Cast in bronze, a protester holds up a sign while riding a horse. Based on a video by DreadHead Cowboy where he claims to have stolen a police horse while participating in the George Floyd protests.
Artist, Max Retoka
Blackout Tuesday, Max Retoka
The Power Fist, first used in 1917, is a symbol of unity, strength, defiance, and resistance. It has served to represent oppressed peoples and their fight against those that put unjust actions upon them. It shall continue to do so when any abuses of power continue to silence the rights, freedoms, and voices of those that would challenge them. I hope a day comes that it is not needed, for we have come to learn that we are a human race first and foremost.
Here, depictions of yet another man of color the death, at the hands of police aggression. This piece shows the outrage this event sparked through Minneapolis and the world. In solidarity with everyone who got hurt and the death of George Floyd on May 25, which became the last straw of a decade worth fighting for equality. Part of the proceeds of this piece will go to the #blacklivesmatter movement original painting by Caravaggio (1608)
Artist, Miss Al Simpon
All of the proceeds of the sale of this artwork will go to the Black Lives Matter movement, in memory of George Floyd. On August 28, 1963, the March on Washington for Jobs and Freedom took place. A. Philip Randolph led off the day, closing his speech with the promise that “We here today are only the first wave. When we leave, it will be to carry the civil rights revolution home with us into every nook and cranny of the land, and we shall return again and again to Washington in ever-growing numbers until total freedom is ours.” On that memorable day, departing from his prepared notes, Martin Luther King launched into the most crucial part of his speech: “And so even though we face the difficulties of today and tomorrow, I still have a dream.” From there, he built to his dramatic ending, in which he announced the tolling of the bells of freedom from one end of the country to the other. “And when this happens…we will be able to speed up that day when all God’s children, black men, and white men, Jews, and Gentiles, Protestants, and Catholics, will be able to join hands and sing in the words of the old Negro spiritual, ‘Free at last! Free at last! Thank God Almighty, we are free at last!’”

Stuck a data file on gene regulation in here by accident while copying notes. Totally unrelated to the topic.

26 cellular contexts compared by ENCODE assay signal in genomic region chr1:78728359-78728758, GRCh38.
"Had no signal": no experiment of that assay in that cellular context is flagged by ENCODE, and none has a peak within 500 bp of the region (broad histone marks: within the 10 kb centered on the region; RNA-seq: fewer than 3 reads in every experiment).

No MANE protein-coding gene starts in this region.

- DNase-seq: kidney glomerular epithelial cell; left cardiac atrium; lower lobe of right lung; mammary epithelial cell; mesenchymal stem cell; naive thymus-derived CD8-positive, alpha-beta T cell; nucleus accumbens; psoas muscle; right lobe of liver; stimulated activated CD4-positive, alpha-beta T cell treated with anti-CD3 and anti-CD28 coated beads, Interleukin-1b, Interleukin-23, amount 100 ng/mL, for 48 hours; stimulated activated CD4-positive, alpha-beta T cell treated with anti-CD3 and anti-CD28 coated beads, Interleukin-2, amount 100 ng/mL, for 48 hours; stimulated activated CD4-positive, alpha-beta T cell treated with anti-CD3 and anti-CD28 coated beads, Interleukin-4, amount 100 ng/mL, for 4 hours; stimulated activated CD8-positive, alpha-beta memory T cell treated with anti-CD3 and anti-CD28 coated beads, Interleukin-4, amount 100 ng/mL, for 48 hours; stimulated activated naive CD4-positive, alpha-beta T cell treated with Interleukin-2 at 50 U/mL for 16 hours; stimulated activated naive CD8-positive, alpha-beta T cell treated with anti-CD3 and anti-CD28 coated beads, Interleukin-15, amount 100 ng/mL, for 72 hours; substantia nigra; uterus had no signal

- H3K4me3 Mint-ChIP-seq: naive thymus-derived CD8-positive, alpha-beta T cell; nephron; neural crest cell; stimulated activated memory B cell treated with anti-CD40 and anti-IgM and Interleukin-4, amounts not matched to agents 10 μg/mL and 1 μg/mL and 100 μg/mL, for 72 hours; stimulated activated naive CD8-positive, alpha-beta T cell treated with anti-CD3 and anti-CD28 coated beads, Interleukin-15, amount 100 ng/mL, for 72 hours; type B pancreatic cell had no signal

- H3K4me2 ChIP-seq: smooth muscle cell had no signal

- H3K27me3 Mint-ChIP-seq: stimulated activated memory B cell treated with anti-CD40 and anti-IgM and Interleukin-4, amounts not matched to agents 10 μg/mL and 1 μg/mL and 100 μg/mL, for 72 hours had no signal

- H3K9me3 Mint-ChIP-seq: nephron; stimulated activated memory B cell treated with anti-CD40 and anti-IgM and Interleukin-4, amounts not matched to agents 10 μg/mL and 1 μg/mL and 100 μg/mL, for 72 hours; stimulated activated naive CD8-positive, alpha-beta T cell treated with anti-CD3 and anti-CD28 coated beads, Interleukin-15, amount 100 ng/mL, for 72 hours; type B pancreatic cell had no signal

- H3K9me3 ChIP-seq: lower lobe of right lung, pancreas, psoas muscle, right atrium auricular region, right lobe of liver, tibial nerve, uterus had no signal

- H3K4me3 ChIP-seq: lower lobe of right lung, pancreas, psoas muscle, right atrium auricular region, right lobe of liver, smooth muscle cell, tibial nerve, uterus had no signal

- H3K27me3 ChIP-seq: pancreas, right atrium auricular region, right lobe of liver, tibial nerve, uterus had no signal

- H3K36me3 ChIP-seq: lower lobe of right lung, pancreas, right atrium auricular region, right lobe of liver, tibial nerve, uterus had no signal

Proceeds donated to Bail Project
Artist, Carlos Marcial
The 8th part of the “Fiat est violentiam” series was inspired by this quote: “When police departments are sued for police brutality, that money should come from the unions and pension funds, rather than the taxpayers. Power of the purse. When you cut off the unlimited cash supply, police will begin to give a shit.” – Todd Hagopian | 5,000 x 4,045px PNG (rendered at 100 dpi)
Artist, Yura Miron
Afrofuturism is the reimagining of a future filled with arts, science, and technology seen through a black lens. The term was conceived a quarter-century ago by white author Mark Dery in his essay “Black to the Future,” which looks at speculative fiction within the African diaspora. The essay rests on a series of interviews with black content creators. Dery laid out the questions driving the philosophy of Afrofuturism: Can a community whose past has been deliberately rubbed out, and whose energies have subsequently been consumed by the search for legible traces of its history, imagine possible futures? Furthermore, isn’t the unreal estate of the future already owned by the technocrats, futurologists, streamliners, and set designers ― white to a man ― who have engineered our collective fantasies? All proceeds from the sale of this artwork will be donated to the Black Visions Collective. “BLVC is committed to a long term vision in which ALL Black lives not only matter, but can thrive. What we know to be true to create this world is that oppressed people, especially Black people, need to build collective power to create systems transformation.”